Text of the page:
Why I Hate Broccoli: It’s In My Genes
February 10, 2014

Why I Hate Broccoli: It’s In My Genes

Now, I am not a fussy eater by any standards. I am a bit of a foodie, I suppose. Put me in front of most things and Lord I will be tempted. I would have stood no chance in the Garden of Eden. A big, shiny apple is a true delight. Mind you, to make it shine, I always seem to have to get a scrubber and soap to get rid of that waxy stuff and chemicals you can’t see. I don’t suppose Adam and Eve wouldn’t have had that problem what with everything being organic back then. End of Biblical digression. Let’s just say I love food. But, there are a couple of things that really make my stomach churn.

One of them is lamb. Any arguments about vegetarianism aside, I cannot stand being in the same house as a piece of lamb once it starts cooking. It’s the smell. Too meaty man, just too plain damn meaty. And when I smell it I could go off meat for life; deep down I know I should anyway. It just takes me straight back to school dinners. Lamb days were the ones I hated with the odor drifting around from mid-morning. Ugh.

But my real hate is broccoli. I know, I know, it’s good for me! That does not help. It’s good for my colon, as I get reminded all the time. What has broccoli got to do with punctuation, I used to ask? Why does a vegetable improve my use of that annoying little mark: the one you are never quite sure where to put? Ooops, just ended a sentence with a preposition: I think maybe that’s wrong. Which reminds me of Winston Churchill’s reply to someone who pointed out he had committed the same grammatical error: “That is the kind of nonsense up with which I will not put,” he said. Nice one Winny, shame about Gallipoli. End of Churchill digression and probably inappropriate use of colons.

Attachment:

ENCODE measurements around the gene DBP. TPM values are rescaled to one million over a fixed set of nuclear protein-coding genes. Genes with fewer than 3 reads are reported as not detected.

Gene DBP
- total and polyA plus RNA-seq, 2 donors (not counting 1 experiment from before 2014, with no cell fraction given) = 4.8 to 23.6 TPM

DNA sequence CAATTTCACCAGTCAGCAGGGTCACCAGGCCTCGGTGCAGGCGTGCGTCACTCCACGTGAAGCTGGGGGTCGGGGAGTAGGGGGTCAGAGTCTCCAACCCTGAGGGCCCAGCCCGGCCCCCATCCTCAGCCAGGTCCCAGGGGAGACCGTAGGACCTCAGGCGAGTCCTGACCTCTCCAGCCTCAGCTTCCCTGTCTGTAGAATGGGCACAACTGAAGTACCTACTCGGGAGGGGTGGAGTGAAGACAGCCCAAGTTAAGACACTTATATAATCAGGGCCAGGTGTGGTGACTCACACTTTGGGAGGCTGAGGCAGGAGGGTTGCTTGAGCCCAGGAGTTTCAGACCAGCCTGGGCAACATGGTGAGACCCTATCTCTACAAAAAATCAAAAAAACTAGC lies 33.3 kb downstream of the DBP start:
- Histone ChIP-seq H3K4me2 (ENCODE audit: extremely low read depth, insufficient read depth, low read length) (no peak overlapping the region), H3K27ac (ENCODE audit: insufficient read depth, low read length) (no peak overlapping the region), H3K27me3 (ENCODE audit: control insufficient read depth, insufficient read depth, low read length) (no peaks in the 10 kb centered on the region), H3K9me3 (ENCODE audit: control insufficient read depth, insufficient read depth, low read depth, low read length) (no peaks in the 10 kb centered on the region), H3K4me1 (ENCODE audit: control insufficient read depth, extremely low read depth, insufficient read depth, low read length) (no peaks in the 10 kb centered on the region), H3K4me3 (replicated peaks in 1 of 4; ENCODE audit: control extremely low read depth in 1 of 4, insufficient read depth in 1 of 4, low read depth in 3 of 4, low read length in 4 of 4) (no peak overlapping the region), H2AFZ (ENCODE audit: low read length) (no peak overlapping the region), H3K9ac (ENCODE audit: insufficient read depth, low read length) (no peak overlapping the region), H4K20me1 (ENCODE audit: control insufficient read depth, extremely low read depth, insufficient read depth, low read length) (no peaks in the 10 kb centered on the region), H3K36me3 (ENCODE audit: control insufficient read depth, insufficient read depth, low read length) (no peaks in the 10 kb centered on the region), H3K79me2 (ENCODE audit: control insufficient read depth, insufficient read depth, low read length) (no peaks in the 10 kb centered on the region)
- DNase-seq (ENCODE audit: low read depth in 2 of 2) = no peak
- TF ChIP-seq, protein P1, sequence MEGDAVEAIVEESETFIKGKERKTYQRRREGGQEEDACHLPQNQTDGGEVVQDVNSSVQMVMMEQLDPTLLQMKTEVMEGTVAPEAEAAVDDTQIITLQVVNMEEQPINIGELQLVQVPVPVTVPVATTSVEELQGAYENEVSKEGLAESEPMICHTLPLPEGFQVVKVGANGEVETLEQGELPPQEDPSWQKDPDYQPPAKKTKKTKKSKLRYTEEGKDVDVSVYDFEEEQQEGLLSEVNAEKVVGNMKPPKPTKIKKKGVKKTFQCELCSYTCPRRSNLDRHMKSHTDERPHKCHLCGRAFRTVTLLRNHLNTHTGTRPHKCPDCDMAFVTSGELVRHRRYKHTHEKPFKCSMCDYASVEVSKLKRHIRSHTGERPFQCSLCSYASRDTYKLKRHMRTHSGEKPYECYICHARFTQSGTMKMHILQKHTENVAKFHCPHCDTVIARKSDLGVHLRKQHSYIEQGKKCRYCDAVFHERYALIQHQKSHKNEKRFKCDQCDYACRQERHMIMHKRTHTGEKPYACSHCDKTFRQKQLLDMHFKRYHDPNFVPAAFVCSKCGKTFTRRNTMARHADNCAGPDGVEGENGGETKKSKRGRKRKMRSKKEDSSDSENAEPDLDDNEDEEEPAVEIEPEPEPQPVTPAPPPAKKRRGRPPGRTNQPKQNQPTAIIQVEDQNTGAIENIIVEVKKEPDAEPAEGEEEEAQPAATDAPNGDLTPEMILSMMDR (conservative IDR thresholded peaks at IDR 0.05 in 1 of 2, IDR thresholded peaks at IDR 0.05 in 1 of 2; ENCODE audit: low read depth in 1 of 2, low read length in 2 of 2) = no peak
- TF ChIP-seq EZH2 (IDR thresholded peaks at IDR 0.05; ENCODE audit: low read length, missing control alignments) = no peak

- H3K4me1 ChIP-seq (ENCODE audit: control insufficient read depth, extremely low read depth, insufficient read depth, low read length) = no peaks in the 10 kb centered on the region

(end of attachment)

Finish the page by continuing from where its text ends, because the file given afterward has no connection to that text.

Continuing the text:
So it’s that colon then, the one that connects my stomach and my bum and processes all my waste! Ok, given that I hate broccoli so much and it is good for my colon, why can’t I just get it right in there and miss out the horrible bits – looking at it, smelling its drain-like odor when cooking, feeling its weird texture in my mouth, that bitter iron taste. Another thing that doesn’t help is calling it a head of broccoli – I don’t eat heads, ever. A broccoli suppository would be a way round it. I want to be healthy. I try to eat the right things most of the time. I watch my BMI and my BP, all that stuff. So getting the old green (or purple) broccoli tree right to where the action is would be a small price to pay to get the broccoli police off my back. No can do, they tell me – just eat it why don’t you? They just think I am too fussy.

But, perhaps my hatred of broccoli is because I am special. I discovered research that might just prove that. I think I am what scientists call a “genetic super-taster” with more specialized taste buds on the end of my tongue than your average run-of-the-mill broc lover. We super-tasters have a variation in a gene known as TAS2R38 that gives us increased aversion to bitter tastes and other flavors. Some people with this variation have specialized structures on the tip of the tongue known as fungiform papillae. Some of us have them, some of us don’t.

So, next time I push the broccoli to the side of the plate, I have an excuse; it’s in my superior genes. Now pass me the orange broccoli, sorry carrots, please.

Image Credit: Thinkstock

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Eric Hopton is a writer, musician, artist, and photographer. He has a degree in Social Anthropology and has always been passionate about travel, having so far visited 73 countries. His music and sound work has been used in many projects around the world and can be heard on Bandcamp and Freesound, where he has contributed over 1,300 sounds under his sonic alter ego, ERH.

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